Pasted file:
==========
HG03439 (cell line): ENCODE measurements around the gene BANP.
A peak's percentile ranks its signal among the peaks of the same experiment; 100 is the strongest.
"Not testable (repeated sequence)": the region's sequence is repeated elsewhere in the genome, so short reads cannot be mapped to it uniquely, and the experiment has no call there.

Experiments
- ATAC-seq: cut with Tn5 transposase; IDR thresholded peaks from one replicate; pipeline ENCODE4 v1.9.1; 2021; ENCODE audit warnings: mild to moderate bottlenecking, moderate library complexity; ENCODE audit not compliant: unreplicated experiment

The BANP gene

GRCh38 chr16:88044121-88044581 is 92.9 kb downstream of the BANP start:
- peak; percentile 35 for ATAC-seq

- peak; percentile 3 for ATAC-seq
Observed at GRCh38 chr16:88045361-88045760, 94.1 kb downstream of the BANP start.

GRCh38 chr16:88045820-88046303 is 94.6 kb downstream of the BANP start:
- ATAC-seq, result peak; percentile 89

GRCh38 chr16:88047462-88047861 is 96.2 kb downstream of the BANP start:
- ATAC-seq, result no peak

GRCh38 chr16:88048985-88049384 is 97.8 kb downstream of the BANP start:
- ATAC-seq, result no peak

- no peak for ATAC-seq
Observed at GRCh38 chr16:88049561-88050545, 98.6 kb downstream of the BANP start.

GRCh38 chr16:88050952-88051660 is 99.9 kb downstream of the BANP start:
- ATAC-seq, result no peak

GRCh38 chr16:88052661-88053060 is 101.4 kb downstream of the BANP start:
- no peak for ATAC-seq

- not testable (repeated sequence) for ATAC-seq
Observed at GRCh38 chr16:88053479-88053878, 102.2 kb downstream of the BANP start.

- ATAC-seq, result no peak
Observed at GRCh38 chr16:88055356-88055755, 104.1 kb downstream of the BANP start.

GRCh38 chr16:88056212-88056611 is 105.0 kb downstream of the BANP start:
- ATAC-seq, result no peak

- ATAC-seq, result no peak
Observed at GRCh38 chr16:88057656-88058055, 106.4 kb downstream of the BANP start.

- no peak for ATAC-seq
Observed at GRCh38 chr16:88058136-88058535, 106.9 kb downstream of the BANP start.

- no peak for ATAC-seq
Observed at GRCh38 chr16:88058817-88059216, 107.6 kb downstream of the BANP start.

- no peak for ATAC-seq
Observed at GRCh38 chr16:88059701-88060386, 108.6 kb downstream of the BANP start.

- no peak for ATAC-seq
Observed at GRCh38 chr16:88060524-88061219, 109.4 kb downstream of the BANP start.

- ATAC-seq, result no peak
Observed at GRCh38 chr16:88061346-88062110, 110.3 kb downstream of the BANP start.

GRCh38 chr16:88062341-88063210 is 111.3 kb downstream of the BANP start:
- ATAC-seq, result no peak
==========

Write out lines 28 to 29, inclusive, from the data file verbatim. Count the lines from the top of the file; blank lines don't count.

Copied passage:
- ATAC-seq, result no peak

- ATAC-seq, result no peak